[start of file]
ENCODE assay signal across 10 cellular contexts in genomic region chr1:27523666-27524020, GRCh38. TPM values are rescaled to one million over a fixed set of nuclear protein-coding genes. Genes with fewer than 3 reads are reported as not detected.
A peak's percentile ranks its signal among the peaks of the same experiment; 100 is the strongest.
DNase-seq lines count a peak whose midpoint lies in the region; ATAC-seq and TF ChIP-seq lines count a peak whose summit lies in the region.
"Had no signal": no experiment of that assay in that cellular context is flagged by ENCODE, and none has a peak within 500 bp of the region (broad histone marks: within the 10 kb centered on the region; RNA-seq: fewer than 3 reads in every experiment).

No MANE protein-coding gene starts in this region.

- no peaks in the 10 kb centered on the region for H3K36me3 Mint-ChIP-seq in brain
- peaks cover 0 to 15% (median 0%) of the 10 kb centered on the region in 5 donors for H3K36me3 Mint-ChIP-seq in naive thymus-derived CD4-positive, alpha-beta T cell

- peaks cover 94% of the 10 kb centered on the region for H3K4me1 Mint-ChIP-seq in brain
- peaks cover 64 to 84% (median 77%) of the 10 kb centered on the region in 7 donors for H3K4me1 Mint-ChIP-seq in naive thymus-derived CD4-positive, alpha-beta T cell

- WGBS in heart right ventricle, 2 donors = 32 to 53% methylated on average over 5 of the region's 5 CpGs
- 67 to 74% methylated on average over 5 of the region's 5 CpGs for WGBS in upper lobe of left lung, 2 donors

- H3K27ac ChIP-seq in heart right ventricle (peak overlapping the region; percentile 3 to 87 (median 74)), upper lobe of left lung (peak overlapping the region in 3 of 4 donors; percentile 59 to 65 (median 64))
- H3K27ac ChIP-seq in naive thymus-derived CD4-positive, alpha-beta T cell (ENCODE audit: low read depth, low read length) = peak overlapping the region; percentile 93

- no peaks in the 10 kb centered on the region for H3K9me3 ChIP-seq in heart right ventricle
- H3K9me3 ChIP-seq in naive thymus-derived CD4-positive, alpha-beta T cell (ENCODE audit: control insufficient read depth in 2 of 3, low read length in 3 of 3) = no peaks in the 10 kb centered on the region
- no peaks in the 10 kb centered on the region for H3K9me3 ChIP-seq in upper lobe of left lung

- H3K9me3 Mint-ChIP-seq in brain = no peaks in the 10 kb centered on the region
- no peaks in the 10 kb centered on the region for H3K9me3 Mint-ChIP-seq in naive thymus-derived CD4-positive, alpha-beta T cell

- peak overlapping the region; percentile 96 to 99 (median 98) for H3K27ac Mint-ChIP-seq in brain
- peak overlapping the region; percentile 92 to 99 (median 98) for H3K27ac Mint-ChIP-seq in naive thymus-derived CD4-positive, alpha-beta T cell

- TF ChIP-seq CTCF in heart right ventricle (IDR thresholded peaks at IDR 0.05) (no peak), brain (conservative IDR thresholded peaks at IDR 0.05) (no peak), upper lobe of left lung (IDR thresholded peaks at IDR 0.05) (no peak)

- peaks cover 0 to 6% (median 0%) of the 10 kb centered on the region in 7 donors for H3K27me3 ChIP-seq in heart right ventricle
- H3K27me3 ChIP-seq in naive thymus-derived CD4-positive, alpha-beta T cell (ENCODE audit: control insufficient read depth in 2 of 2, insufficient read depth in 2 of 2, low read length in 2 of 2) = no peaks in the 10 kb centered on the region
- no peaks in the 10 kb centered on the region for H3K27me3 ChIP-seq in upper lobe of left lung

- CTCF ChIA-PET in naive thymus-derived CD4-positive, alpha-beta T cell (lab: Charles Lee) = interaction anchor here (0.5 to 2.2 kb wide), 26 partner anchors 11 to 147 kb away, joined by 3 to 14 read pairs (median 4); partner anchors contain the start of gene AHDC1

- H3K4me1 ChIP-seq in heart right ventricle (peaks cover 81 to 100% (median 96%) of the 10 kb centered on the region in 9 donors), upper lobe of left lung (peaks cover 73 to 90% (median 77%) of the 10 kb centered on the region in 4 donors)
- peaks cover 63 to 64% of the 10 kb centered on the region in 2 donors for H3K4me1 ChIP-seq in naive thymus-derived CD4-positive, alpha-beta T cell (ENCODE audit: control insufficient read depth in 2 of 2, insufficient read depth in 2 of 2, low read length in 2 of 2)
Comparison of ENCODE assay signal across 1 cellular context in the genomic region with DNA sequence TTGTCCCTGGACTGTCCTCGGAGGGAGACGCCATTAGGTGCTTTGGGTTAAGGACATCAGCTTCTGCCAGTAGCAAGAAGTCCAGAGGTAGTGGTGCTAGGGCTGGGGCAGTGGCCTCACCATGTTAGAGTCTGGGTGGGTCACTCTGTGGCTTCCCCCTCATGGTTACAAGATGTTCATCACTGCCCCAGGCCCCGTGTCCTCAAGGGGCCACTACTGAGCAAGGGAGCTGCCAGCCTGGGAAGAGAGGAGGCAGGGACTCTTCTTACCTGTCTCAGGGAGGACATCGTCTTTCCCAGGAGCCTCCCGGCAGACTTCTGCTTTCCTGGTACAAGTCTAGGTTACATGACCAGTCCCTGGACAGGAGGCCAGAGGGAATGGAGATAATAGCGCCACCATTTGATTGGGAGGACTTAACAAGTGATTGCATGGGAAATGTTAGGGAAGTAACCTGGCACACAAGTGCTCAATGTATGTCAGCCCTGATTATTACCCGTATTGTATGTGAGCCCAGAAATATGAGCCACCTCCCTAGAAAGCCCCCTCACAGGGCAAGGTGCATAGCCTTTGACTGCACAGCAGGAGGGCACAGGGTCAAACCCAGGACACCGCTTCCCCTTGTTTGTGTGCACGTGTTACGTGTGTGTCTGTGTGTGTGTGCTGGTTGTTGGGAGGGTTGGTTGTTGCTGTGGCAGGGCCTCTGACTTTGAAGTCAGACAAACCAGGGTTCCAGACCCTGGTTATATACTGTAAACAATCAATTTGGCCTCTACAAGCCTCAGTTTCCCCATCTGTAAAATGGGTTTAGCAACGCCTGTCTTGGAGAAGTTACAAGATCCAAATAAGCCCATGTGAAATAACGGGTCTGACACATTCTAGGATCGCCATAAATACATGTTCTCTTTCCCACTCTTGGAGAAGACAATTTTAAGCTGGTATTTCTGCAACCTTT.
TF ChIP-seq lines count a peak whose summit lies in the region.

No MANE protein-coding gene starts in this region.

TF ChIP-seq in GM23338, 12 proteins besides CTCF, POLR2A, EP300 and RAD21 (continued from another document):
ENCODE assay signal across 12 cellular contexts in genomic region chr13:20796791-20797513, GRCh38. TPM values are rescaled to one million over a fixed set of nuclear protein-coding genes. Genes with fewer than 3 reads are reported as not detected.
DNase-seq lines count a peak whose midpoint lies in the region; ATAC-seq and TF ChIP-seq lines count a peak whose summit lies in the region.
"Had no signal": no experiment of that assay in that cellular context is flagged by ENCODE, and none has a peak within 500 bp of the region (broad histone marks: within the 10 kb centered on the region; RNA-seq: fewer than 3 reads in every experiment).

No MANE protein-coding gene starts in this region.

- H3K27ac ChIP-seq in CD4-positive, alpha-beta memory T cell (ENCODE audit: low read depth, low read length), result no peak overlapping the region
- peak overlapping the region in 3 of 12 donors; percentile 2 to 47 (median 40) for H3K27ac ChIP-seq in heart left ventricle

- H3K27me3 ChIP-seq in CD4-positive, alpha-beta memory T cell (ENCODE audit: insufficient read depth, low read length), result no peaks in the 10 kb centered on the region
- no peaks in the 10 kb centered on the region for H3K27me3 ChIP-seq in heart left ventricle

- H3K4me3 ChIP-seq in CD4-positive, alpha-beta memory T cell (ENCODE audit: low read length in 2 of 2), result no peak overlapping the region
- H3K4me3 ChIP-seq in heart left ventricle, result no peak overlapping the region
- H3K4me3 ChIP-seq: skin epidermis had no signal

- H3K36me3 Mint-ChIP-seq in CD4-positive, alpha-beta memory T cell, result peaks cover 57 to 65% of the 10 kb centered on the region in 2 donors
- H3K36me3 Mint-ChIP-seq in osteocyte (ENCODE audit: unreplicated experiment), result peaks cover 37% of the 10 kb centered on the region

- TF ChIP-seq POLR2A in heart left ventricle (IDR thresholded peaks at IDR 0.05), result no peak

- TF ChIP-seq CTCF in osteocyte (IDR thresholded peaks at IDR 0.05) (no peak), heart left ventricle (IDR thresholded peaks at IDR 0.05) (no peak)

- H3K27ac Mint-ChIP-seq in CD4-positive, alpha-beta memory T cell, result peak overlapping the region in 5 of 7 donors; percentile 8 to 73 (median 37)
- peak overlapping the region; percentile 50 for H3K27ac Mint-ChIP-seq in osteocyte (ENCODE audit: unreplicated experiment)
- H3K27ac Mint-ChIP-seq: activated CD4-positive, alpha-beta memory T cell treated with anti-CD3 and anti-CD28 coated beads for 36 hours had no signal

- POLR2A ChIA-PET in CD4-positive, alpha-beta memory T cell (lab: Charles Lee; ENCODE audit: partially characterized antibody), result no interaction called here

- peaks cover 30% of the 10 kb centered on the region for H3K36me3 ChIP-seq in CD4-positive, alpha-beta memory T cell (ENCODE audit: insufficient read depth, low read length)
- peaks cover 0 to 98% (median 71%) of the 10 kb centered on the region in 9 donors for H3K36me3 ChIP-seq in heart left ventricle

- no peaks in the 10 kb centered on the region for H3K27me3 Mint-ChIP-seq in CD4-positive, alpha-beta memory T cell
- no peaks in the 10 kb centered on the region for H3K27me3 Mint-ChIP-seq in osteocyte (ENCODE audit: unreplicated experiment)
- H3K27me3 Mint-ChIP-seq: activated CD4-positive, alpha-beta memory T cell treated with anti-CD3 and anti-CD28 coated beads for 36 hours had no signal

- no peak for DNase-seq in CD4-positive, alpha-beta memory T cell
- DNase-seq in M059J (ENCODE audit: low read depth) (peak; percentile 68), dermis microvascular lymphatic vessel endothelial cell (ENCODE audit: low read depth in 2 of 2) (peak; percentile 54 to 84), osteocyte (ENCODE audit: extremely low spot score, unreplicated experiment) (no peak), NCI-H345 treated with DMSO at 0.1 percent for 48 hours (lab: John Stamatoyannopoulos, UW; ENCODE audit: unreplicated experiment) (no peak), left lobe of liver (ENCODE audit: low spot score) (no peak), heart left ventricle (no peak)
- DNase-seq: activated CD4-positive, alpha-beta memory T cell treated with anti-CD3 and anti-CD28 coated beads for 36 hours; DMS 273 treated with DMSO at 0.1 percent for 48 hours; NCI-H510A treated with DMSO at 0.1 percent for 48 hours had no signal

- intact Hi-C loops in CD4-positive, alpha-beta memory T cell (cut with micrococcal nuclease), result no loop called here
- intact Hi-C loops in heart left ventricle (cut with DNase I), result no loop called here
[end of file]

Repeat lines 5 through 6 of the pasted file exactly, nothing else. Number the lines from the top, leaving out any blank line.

No MANE protein-coding gene starts in this region.

- no peaks in the 10 kb centered on the region for H3K36me3 Mint-ChIP-seq in brain